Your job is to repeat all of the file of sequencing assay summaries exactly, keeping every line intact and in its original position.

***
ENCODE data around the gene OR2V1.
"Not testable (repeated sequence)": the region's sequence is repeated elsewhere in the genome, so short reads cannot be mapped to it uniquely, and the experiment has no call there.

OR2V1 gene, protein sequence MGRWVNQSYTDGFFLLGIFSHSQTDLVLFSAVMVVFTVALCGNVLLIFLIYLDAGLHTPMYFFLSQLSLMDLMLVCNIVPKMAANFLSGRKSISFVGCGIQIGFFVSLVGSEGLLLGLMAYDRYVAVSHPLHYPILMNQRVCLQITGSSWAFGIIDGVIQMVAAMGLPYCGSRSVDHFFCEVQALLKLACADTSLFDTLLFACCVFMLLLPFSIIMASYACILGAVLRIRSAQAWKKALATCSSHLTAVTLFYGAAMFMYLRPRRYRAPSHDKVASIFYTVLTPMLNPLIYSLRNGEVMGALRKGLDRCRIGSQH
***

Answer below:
ENCODE data around the gene OR2V1.
"Not testable (repeated sequence)": the region's sequence is repeated elsewhere in the genome, so short reads cannot be mapped to it uniquely, and the experiment has no call there.

OR2V1 gene, protein sequence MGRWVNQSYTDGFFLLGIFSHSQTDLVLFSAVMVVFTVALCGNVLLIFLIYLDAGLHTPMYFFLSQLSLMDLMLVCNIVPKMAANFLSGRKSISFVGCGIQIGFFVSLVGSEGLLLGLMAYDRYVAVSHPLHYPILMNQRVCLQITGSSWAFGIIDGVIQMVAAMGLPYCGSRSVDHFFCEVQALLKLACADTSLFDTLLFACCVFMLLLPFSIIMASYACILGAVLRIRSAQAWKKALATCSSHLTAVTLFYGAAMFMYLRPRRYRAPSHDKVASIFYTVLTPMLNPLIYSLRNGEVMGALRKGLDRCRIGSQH